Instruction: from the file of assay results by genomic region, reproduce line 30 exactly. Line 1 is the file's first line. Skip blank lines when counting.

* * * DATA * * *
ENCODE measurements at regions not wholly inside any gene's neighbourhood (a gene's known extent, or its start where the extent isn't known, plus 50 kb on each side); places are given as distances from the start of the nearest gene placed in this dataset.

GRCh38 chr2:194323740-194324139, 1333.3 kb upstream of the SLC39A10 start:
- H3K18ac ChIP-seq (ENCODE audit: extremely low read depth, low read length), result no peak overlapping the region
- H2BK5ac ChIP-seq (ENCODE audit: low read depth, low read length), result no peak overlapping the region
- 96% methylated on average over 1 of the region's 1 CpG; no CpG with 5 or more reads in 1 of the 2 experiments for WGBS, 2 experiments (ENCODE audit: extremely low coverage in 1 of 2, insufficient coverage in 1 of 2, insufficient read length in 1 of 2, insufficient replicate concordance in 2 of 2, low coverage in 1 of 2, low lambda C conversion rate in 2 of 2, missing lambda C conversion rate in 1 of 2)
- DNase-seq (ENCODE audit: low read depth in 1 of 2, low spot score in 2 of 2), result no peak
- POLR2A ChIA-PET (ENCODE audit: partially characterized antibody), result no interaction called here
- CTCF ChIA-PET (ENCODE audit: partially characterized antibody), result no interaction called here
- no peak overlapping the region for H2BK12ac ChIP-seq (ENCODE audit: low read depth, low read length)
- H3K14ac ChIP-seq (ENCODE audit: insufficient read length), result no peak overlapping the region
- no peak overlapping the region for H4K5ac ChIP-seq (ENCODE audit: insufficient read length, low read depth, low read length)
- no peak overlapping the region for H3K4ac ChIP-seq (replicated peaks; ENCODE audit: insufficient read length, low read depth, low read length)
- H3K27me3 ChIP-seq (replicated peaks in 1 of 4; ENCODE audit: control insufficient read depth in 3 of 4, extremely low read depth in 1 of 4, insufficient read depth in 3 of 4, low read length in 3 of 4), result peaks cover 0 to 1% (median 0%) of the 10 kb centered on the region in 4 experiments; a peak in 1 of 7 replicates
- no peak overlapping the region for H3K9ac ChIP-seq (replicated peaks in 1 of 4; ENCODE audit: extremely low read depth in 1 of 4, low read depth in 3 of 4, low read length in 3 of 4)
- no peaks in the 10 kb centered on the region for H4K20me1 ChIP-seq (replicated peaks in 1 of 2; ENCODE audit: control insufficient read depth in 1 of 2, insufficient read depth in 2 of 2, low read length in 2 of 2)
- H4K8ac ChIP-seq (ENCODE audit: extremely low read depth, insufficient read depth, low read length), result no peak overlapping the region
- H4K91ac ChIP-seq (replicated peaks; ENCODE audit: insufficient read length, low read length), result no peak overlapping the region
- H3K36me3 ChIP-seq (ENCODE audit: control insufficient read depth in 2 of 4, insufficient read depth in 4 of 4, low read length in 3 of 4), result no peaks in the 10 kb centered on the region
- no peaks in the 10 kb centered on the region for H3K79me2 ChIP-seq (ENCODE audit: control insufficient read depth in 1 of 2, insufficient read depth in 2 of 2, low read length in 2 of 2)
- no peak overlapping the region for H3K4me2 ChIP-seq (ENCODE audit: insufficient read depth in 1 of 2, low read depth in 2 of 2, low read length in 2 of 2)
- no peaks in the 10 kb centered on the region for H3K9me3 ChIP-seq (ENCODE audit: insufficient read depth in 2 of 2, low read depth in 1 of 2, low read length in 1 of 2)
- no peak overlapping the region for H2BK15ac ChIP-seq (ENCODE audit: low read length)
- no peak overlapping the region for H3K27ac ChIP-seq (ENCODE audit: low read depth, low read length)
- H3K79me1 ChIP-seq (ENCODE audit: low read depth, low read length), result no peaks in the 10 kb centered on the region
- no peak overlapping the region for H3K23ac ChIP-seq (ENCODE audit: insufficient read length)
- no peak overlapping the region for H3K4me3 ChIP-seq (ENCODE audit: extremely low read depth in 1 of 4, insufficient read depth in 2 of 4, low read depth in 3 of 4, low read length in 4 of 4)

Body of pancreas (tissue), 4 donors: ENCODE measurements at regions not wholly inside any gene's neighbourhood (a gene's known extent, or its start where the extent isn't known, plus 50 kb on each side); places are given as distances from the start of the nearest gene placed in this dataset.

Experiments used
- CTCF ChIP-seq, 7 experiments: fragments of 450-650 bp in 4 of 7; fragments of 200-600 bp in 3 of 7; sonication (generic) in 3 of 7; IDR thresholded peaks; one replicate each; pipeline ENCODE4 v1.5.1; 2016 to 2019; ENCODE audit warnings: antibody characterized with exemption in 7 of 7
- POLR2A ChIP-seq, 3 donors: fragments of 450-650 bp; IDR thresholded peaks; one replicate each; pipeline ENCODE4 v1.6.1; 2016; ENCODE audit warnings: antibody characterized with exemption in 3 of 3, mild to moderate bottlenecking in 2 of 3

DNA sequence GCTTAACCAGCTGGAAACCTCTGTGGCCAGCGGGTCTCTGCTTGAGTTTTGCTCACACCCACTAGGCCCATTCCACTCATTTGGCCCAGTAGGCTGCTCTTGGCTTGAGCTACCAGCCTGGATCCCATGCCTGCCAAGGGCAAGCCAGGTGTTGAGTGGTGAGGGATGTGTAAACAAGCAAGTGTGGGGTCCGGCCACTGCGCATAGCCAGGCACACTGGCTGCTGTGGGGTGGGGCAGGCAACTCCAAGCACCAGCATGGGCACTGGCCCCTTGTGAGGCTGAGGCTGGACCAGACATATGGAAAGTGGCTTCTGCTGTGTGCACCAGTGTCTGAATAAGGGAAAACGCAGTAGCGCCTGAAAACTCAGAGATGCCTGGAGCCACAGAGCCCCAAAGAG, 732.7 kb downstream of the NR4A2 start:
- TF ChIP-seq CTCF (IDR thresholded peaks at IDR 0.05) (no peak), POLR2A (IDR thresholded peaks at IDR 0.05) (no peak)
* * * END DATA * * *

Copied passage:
- POLR2A ChIP-seq, 3 donors: fragments of 450-650 bp; IDR thresholded peaks; one replicate each; pipeline ENCODE4 v1.6.1; 2016; ENCODE audit warnings: antibody characterized with exemption in 3 of 3, mild to moderate bottlenecking in 2 of 3